What happens to the economies of large nations that abandon democratic principles and veer toward more authoritarian rule?
Just take a look around the world and you begin to get some answers. Venezuela? Just when it seems Venezuela can't sink any lower economically, it goes lower.
Turkey? Mounting debt under strongman Recep Tayyip Erdogan has eroded the country's currency and sent economic ripples throughout the developing world.
Russia seemed to get a new breath of economic life in the 1990s with the collapse of communism and a new commitment to democratic and capitalist reforms. But over the last 15 years, as Vladimir Putin has accumulated ever greater power, the Russian economy has contracted, with GDP sinking by 30% from $2.3 trillion in 2013 to $1.6 trillion in 2017.
The question is especially relevant to the United States, as it veers ever closer toward tyranny. Paul Krugman, the liberal economist at City University of New York, put the situation this way a few days ago: "Make no mistake: if Republicans hold both houses of Congress this November, Trump will go full authoritarian, abusing institutions like the I.R.S., trying to jail opponents and journalists on, er, trumped-up charges, and more -- and he'll do it with full support from his party."
While Krugman doesn't speculate on the economic implications of the U.S. going "full authoritarian," it doesn't take a Ph.D. economist to project serious negative consequences from a truly Supreme Leader Trump. He's already telegraphed several of his likely targets for the time when he has free reign; several times now he's expressed unhappiness with the Federal Reserve Bank for hiking interest rates to control inflation, and he's singled out Amazon and Facebook, two of America's fastest growing companies and largest employers, for their management practices (Amazon, for supposedly getting unfair tax treatment and negotiating sweetheart deals with the U.S. Postal Service, and Facebook for supposedly discriminating against conservative organizations in its campaign to weed out "fake news").
He's also signaled his anger with companies that don't endorse his economic policies, most especially his targeting of Harley Davidson for moving some production overseas to escape the higher production costs that result from Trump's tariffs on foreign steel.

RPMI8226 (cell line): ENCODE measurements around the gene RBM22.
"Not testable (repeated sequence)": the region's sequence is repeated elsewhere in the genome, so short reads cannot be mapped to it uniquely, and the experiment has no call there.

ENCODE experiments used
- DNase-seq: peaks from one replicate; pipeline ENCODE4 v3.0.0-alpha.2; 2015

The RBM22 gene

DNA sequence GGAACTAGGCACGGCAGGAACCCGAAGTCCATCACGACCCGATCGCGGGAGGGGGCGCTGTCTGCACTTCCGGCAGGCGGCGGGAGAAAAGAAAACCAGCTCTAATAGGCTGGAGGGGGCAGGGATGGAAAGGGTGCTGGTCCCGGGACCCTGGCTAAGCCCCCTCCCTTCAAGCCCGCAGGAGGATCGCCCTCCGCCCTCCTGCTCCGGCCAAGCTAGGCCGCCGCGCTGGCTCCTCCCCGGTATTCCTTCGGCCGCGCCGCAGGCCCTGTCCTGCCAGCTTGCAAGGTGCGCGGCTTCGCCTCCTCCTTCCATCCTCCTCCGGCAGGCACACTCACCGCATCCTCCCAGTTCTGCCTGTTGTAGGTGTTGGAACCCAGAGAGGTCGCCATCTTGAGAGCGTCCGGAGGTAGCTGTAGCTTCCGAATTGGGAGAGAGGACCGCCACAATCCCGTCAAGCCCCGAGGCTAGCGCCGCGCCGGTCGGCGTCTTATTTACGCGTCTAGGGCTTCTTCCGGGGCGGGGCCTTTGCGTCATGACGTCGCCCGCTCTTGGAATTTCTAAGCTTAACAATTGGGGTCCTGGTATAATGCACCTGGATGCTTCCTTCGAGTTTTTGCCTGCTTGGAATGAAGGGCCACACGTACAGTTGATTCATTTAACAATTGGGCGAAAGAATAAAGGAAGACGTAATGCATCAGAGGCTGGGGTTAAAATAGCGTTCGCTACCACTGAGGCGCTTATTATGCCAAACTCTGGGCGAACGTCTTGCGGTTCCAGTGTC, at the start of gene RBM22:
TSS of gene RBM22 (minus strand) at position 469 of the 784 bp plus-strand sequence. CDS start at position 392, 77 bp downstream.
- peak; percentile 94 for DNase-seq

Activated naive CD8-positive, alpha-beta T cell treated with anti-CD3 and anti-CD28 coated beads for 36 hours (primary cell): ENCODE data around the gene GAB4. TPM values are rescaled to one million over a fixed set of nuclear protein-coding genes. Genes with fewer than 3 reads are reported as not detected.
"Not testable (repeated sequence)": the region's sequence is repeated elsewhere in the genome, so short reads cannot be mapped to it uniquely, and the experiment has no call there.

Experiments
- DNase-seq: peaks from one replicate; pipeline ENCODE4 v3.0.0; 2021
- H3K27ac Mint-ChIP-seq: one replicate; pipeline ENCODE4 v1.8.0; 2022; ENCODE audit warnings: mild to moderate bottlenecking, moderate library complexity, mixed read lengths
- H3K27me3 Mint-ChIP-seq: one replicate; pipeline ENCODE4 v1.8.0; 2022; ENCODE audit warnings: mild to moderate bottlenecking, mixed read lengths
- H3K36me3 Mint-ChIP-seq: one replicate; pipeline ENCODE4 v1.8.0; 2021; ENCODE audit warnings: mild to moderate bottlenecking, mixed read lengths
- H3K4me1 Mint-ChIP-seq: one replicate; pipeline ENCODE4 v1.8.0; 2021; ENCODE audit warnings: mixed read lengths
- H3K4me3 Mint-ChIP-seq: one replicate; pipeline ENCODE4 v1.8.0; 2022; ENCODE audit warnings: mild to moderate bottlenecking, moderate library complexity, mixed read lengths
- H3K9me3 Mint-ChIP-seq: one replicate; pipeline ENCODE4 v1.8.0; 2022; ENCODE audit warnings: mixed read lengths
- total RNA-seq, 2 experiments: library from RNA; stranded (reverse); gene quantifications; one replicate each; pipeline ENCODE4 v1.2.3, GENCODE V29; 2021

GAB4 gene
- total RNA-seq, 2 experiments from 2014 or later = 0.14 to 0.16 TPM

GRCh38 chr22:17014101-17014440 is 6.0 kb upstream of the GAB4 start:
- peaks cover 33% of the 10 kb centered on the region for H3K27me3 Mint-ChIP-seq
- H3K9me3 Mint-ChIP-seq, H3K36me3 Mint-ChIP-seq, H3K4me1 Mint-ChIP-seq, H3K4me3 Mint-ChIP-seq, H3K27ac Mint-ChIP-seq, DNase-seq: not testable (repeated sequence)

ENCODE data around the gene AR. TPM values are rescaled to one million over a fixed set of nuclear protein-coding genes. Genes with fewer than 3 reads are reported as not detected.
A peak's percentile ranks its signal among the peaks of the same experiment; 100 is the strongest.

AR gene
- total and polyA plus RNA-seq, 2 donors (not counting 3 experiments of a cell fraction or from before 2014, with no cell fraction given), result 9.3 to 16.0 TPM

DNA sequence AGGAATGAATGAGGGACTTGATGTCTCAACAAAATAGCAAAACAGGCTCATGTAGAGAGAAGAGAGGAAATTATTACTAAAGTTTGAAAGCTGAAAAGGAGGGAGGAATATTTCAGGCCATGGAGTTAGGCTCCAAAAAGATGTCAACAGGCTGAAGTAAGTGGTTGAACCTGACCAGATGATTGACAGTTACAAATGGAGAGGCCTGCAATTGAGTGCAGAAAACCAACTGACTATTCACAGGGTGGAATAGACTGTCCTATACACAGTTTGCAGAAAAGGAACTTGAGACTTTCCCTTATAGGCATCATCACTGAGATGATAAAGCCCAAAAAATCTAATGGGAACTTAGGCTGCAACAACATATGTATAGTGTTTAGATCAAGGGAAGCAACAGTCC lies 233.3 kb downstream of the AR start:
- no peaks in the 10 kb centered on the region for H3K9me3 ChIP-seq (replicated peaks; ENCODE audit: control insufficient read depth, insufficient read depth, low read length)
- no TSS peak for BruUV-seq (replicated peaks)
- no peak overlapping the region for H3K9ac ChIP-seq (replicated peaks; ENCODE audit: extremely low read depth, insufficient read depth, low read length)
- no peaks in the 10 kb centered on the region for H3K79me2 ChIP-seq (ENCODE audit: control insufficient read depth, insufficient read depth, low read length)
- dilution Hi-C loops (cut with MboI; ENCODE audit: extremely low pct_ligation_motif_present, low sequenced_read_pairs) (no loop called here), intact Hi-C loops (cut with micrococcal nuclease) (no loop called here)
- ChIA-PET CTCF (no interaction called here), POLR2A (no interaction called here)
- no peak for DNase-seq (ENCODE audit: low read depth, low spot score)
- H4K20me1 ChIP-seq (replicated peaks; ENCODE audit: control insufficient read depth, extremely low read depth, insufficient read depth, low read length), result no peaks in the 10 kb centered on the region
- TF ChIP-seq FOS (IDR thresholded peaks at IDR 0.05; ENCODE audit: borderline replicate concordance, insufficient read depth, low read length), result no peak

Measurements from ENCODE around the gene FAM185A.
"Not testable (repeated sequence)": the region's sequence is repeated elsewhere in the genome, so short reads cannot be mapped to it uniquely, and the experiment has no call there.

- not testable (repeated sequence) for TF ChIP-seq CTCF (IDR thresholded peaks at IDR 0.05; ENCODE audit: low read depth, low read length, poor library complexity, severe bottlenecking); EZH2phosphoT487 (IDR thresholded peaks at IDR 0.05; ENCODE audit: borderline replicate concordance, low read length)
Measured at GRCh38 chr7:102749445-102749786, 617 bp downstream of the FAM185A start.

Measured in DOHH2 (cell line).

How would all this play out economically? Here are four likely economic results:
1. Prosecution and jailing of our most successful entrepreneurs and job creators. Trump has signaled particular annoyance with Amazon's president, Jeff Bezos, likely because he also owns the Washington Post, which has published unfavorable stories about Trump. Don't think Trump is unaware of Putin's jailing of the head of Yukos, Russia's largest oil company, in 2003, for ten years. Such moves would place a chill on American innovation and entrepreneurship by signaling that only companies that are politically in favor with the dictator will be tolerated.
2. Neutering of the Fed. The Fed's strength lies in its independence, removing it from the political mainstream. As soon as a dictator gains undue influence over the management of interest rates and money supply, as Erdogan has done in Turkey, then (more) significant debt buildup and rampant inflation are invariably not far behind.
3. A spreading trade war. The unprovoked tariffs on steel initiated by the Trump administration earlier this year have already spread to include countless items from China and other countries. It was a worldwide trade war in the late 1920s and early 1930s that helped bring about and prolong our Great Depression, during which time unemployment rates spiked to nearly 25%.
4. More corruption. The tyrant and his/her cronies expect to benefit financially from their power grab. Thus, Russia now ranks as the eighth most corrupt country in the world, according to USNews. You could expect the U.S., currently at #61, to make a big move up in the ranks once the rule of law is replaced by the rule of the tyrant.
America's economic strength stems in significant measure from its free enterprise and from its rule of law. That's why companies like Facebook and Amazon launch in the U.S. and create thousands of jobs in the process. Because the rule of law is ever more rare in today's world, it helps provide worldwide credibility to our financial regulatory institutions like the Fed and the Securities and Exchange Commission, and has helped make our currency the reserve currency for the entire world. Giving a single ruler the authority to undermine those key economic strengths would be to open the door to a degree of financial turmoil we don't even want to begin to consider.